Titles seem to get a fair bit of attention here at the reader: Maureen recently wrote a post about the Bookseller/Diagram Prize for the Oddest Title of the Year, a prize which (as the name pretty much tells you) honours the truly odd in book titling. And back in the early days of this blog, I did a post about books being released in different countries with different titles. I’ll admit to being the sort of person who judges a book by its cover – particularly its title. A well crafted title can really grab me, where as a poor one can put me off of even the most interesting book.
It’s hard for me to pin down exactly what appeals to me in titles. Certainly humour helps. A book that jumped off the shelf at me recently is Horsemen of the Esophagus: competitive eating and the big fat American dream. I like a nice play on words in my titles. Food books seem to be embracing the play on words in their titling of late: The United States of Arugula: how we became a gourmet nation definitely first caught my eye because of it’s play on words, as did Love in the Time of Cholesterol: a memoir with recipes.
Nonfiction titles usually have long subtitles to give you a clue about the book beyond the quirky main title, but fiction titles can be a little harder to figure out. A Short History of Tractors in Ukrainian sounds more like a textbook than a novel, as does a favourite book of mine Special Topics in Calamity Physics. Just so there wasn’t any confusion (and maybe any lawsuits?) Stephen Clarke added the helpful subtitle “a novel” to his debut An Arsonist’s Guide to Writers’ Homes in New England.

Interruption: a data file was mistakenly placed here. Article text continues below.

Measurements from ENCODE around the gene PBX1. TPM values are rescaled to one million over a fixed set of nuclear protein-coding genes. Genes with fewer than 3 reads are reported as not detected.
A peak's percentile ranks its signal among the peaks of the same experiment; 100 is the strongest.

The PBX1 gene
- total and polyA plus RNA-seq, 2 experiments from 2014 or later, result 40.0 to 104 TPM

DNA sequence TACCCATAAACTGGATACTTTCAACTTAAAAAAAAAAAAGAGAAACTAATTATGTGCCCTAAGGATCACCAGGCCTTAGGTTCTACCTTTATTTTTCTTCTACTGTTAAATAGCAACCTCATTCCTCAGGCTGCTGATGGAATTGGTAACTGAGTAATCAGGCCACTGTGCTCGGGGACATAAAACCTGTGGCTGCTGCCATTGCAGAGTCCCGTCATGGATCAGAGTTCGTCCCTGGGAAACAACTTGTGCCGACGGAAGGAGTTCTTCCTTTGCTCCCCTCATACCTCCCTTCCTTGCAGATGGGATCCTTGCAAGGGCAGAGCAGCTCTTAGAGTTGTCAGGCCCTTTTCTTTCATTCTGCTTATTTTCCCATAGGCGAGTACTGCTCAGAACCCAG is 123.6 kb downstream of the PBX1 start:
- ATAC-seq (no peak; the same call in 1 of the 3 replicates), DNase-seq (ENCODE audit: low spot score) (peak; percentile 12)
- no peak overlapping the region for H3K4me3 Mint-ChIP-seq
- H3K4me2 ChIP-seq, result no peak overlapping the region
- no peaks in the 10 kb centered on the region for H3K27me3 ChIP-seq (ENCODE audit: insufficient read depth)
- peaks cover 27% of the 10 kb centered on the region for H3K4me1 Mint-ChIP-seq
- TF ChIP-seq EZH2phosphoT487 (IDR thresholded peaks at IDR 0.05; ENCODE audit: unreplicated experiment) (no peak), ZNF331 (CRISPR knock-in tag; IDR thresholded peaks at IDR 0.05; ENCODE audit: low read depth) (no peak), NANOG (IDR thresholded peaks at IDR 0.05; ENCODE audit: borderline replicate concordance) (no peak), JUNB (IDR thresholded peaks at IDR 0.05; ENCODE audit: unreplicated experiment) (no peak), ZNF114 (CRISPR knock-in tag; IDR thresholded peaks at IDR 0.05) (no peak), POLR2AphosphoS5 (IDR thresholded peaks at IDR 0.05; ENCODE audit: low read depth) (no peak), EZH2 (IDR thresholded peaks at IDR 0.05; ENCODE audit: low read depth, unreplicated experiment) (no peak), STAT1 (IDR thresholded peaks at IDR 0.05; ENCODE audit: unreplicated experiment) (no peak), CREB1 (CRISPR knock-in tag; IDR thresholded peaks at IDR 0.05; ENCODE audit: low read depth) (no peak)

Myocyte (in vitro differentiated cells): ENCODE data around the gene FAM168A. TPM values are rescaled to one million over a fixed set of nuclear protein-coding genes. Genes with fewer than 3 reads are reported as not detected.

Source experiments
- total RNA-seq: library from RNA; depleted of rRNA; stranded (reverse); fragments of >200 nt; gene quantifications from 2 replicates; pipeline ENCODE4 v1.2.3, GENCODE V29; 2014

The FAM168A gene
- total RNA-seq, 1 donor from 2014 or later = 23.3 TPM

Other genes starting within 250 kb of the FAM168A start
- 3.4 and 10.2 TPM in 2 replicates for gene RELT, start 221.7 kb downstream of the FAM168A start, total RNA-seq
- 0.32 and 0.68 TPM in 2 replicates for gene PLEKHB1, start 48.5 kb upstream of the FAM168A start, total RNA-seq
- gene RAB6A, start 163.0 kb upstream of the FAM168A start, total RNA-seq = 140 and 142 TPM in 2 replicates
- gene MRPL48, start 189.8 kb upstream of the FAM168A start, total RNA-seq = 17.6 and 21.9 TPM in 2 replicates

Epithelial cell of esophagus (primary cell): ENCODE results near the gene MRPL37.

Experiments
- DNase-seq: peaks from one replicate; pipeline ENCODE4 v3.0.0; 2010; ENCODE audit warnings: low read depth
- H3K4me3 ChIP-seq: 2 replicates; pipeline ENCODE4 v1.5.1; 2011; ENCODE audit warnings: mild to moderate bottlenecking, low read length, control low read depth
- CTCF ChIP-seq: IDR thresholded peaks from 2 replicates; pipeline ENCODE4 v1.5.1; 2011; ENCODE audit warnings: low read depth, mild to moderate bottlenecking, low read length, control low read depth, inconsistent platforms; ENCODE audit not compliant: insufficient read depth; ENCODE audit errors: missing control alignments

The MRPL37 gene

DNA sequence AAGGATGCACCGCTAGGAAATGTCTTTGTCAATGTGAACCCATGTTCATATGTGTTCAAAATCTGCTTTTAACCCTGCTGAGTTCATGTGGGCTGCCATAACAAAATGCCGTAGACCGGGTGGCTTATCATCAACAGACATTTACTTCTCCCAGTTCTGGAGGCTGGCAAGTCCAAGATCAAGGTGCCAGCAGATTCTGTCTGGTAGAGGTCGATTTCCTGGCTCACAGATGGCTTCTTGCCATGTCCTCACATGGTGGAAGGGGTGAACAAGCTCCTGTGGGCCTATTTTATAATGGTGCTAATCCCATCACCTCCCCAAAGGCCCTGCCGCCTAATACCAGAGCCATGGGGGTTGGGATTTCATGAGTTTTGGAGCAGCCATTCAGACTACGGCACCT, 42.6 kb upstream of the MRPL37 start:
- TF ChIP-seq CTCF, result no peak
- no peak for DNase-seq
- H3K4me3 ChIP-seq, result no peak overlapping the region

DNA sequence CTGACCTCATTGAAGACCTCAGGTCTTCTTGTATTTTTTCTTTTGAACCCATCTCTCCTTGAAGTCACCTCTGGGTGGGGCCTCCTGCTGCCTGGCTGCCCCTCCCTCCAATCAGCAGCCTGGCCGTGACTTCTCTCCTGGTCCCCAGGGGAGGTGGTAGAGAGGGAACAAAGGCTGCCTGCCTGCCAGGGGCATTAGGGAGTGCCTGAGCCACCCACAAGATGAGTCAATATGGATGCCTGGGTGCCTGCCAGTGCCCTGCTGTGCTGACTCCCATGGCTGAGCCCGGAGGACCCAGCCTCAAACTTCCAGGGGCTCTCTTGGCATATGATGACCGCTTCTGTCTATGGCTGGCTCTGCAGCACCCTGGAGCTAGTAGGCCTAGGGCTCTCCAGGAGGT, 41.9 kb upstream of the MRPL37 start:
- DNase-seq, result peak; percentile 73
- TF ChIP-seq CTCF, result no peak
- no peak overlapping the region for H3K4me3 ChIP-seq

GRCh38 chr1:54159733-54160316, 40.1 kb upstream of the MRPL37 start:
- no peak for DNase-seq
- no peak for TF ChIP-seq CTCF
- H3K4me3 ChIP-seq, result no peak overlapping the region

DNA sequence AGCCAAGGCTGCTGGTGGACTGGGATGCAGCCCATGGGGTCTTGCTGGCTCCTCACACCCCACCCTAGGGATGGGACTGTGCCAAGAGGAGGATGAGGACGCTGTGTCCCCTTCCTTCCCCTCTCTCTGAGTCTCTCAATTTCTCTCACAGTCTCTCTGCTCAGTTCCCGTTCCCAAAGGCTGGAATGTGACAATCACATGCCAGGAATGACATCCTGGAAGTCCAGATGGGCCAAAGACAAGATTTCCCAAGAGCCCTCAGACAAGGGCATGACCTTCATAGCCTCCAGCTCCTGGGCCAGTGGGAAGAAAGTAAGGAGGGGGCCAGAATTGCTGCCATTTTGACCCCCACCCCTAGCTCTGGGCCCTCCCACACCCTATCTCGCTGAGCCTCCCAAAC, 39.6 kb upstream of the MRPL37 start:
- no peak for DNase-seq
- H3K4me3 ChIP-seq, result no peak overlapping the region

I admire authors that take chances with their fiction titles. I can tell you from experience that people have a hard time remembering convoluted book titles, as I’ve seen a hundred times with people looking for books like Extremely Loud and Incredibly Close and The Curious Incident of the Dog in Night Time: but I love it when you finish reading a book and you understand why the convoluted title was perfect for it.
Simplicity in a book title can work for me as well, though. Why Things Break: understanding the world by the way it comes apart struck me when I first came across it as a book that would be interesting and straightforward. Candour doesn’t hurt either: I’m sure that Your Call Is Important to Us: the truth about bullshit owes a certain percentage of its popularity from its title. Sometimes a title doesn’t hit the mark for me though, for example, Fish That Fake Orgasms and Other Zoological Curiosities just seems to be trying to hard.